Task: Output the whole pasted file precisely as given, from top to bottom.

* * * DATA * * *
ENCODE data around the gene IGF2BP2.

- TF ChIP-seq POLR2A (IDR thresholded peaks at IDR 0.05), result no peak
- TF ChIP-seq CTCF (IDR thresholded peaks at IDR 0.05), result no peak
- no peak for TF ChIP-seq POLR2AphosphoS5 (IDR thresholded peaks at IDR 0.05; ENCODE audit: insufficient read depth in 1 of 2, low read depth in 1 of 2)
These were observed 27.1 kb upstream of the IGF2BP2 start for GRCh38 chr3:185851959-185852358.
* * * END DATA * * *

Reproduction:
ENCODE data around the gene IGF2BP2.

- TF ChIP-seq POLR2A (IDR thresholded peaks at IDR 0.05), result no peak
- TF ChIP-seq CTCF (IDR thresholded peaks at IDR 0.05), result no peak
- no peak for TF ChIP-seq POLR2AphosphoS5 (IDR thresholded peaks at IDR 0.05; ENCODE audit: insufficient read depth in 1 of 2, low read depth in 1 of 2)
These were observed 27.1 kb upstream of the IGF2BP2 start for GRCh38 chr3:185851959-185852358.